first, the record must be of a "regularly conducted business activity"; second, the record must "be regularly kept"; third, the source of information "must be a person who has personal knowledge"; fourth, the information must have been "recorded contemporaneously with the event or occurrence"; and fifth, "foundation testimony by the custodian of the record" must be provided.[18]

         Wassillie contends that the Parkview incident report lacked the trustworthiness of reports prepared as part of a "regularly conducted business activity." He argues that "[r]eports of this character are not routine, ministerial, objective, or created in a nonadversarial setting." He also argues that the incident report was prepared in anticipation of litigation, further undermining its trustworthiness. For the reasons that follow, we agree.

         1. The principles behind the business records exception

         The tradition of excepting business records from the hearsay rule derives from the "unusual reliability of business records... supplied by systematic checking, by regularity and continuity which produce habits of precision, by actual experience of business in relying upon them, or by a duty to make an accurate record as part of a continuing job or occupation."[19] Traditionally, business records are "routine reflections of the day to day operations of a business."[20] It follows that routinely prepared records such as "payrolls, accounts receivable, accounts payable, bills of lading, "[21] inventory property listings, [22] medical records, [23] and social security records[24] are ordinarily admissible under the business records exception.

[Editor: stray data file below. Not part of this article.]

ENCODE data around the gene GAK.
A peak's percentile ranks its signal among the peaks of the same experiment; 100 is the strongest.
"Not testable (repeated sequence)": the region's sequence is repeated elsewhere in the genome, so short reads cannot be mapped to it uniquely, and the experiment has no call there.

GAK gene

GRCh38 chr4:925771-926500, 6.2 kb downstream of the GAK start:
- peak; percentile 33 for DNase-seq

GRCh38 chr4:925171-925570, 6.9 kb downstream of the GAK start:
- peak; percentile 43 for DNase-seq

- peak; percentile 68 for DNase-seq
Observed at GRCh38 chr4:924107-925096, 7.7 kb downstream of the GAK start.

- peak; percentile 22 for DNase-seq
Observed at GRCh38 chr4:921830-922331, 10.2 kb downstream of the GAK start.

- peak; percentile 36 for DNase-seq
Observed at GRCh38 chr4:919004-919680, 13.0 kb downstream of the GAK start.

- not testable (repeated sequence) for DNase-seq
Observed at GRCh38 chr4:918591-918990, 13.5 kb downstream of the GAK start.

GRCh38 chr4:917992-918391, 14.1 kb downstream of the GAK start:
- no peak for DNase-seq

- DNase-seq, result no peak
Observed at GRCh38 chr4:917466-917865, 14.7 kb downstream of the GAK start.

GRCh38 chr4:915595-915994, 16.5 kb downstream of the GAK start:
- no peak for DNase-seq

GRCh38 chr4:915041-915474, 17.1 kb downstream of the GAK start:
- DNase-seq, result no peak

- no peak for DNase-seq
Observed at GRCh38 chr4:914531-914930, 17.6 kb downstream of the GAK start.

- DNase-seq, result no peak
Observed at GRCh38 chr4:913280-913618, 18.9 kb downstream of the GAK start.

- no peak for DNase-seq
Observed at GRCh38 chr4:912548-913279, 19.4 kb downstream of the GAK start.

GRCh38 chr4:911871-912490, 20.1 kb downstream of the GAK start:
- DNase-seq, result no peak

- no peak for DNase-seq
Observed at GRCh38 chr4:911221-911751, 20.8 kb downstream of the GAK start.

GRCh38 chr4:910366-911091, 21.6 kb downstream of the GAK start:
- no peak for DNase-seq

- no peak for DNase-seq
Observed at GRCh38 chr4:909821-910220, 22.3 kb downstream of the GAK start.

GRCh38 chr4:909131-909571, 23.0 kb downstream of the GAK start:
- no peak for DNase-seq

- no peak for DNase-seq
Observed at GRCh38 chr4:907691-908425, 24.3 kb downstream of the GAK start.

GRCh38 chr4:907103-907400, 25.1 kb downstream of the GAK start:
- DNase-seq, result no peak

Whether a report has been prepared in the regular course of business is measured by whether the circumstances of its preparation give the report "the reliability business records are ordinarily assumed to have."[25] A court considering the record's admissibility may take into account "such factors as... the purpose for which the record was prepared, " "any possible motive to falsify including whether the record's use in prospective litigation was a motive for its preparation, " "how routine or non-routine the record is, " and "how much reliance the business places on the record for business purposes."[26]